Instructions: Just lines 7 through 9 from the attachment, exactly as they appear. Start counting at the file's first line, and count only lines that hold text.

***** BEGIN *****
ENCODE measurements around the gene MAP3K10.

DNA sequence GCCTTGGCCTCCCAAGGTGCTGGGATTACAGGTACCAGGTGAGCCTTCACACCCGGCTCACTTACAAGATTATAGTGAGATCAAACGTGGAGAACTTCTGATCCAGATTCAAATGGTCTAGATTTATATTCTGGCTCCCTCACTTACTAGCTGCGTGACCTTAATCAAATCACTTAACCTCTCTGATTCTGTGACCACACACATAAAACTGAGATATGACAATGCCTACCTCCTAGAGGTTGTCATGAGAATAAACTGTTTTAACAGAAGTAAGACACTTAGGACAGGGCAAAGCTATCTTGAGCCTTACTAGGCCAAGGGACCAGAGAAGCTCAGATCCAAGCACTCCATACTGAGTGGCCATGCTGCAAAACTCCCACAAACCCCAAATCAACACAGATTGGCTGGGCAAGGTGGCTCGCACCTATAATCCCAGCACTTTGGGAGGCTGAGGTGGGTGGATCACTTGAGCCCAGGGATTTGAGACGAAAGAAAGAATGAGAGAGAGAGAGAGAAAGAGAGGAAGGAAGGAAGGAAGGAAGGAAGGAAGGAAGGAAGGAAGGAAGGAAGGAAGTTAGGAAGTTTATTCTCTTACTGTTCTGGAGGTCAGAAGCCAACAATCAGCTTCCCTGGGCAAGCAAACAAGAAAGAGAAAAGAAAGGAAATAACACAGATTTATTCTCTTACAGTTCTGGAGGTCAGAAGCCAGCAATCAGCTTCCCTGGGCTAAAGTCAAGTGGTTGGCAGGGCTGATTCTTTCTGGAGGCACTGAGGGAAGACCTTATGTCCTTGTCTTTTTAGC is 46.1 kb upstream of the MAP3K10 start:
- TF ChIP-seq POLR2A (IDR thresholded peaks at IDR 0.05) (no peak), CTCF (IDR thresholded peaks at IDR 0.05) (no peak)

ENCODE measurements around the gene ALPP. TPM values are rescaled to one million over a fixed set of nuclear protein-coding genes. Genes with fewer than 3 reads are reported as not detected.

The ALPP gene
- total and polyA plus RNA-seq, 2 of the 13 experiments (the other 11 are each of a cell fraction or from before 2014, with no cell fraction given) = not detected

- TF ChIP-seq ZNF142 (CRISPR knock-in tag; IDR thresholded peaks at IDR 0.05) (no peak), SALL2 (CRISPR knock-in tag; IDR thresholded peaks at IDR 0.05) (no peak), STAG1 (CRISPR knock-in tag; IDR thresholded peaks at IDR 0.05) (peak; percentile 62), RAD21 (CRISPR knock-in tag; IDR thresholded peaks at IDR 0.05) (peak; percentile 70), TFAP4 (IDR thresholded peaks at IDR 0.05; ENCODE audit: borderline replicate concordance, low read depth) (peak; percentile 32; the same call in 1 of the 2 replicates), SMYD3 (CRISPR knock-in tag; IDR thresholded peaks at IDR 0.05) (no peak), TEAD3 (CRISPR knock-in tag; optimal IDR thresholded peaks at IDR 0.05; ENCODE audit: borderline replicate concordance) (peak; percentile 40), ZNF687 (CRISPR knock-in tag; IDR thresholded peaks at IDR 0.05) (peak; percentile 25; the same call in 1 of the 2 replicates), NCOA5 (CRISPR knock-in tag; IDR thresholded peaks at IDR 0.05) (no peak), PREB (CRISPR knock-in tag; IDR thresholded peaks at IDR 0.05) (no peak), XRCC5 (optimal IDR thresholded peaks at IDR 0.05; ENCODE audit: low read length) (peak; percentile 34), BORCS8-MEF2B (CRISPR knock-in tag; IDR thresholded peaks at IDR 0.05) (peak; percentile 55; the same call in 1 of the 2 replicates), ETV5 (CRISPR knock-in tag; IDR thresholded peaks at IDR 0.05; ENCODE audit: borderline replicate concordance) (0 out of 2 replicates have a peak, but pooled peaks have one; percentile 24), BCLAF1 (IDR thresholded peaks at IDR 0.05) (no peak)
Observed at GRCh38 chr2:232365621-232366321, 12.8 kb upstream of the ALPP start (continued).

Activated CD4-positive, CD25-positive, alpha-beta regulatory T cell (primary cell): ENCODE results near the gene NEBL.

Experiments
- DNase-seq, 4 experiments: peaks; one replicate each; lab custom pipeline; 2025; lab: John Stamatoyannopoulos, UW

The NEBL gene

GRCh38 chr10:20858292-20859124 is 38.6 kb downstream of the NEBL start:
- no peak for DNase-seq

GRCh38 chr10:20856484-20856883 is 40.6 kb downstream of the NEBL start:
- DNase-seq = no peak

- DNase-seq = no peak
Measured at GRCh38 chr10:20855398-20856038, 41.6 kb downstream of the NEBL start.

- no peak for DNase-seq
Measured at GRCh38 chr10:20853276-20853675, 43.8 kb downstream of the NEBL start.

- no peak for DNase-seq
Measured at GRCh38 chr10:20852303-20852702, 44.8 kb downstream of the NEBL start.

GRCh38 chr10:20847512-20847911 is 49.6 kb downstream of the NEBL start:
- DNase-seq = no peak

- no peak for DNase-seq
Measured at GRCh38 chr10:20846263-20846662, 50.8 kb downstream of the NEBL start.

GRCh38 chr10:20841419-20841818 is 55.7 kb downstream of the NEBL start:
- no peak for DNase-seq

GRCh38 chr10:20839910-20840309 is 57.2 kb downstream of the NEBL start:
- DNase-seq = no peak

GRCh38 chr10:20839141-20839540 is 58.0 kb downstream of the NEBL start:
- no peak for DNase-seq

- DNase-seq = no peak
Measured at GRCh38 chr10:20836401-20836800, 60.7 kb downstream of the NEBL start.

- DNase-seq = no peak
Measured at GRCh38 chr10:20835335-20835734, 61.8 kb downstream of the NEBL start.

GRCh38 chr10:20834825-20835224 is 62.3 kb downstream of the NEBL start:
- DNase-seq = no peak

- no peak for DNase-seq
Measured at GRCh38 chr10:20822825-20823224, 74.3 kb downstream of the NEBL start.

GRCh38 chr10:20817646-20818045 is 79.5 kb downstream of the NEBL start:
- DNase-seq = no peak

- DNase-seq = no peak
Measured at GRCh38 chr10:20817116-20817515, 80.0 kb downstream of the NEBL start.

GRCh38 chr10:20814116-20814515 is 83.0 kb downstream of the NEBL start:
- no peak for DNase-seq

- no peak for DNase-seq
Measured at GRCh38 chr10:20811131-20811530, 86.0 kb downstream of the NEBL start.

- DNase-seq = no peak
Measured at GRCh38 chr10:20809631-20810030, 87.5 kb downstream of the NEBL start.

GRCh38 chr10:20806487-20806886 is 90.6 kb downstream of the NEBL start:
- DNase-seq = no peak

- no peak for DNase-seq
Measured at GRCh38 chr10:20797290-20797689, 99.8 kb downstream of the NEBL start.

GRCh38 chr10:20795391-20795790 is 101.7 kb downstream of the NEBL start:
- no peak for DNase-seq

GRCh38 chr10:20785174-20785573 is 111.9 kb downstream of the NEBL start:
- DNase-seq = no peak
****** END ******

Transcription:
- TF ChIP-seq ZNF142 (CRISPR knock-in tag; IDR thresholded peaks at IDR 0.05) (no peak), SALL2 (CRISPR knock-in tag; IDR thresholded peaks at IDR 0.05) (no peak), STAG1 (CRISPR knock-in tag; IDR thresholded peaks at IDR 0.05) (peak; percentile 62), RAD21 (CRISPR knock-in tag; IDR thresholded peaks at IDR 0.05) (peak; percentile 70), TFAP4 (IDR thresholded peaks at IDR 0.05; ENCODE audit: borderline replicate concordance, low read depth) (peak; percentile 32; the same call in 1 of the 2 replicates), SMYD3 (CRISPR knock-in tag; IDR thresholded peaks at IDR 0.05) (no peak), TEAD3 (CRISPR knock-in tag; optimal IDR thresholded peaks at IDR 0.05; ENCODE audit: borderline replicate concordance) (peak; percentile 40), ZNF687 (CRISPR knock-in tag; IDR thresholded peaks at IDR 0.05) (peak; percentile 25; the same call in 1 of the 2 replicates), NCOA5 (CRISPR knock-in tag; IDR thresholded peaks at IDR 0.05) (no peak), PREB (CRISPR knock-in tag; IDR thresholded peaks at IDR 0.05) (no peak), XRCC5 (optimal IDR thresholded peaks at IDR 0.05; ENCODE audit: low read length) (peak; percentile 34), BORCS8-MEF2B (CRISPR knock-in tag; IDR thresholded peaks at IDR 0.05) (peak; percentile 55; the same call in 1 of the 2 replicates), ETV5 (CRISPR knock-in tag; IDR thresholded peaks at IDR 0.05; ENCODE audit: borderline replicate concordance) (0 out of 2 replicates have a peak, but pooled peaks have one; percentile 24), BCLAF1 (IDR thresholded peaks at IDR 0.05) (no peak)
Observed at GRCh38 chr2:232365621-232366321, 12.8 kb upstream of the ALPP start (continued).

Activated CD4-positive, CD25-positive, alpha-beta regulatory T cell (primary cell): ENCODE results near the gene NEBL.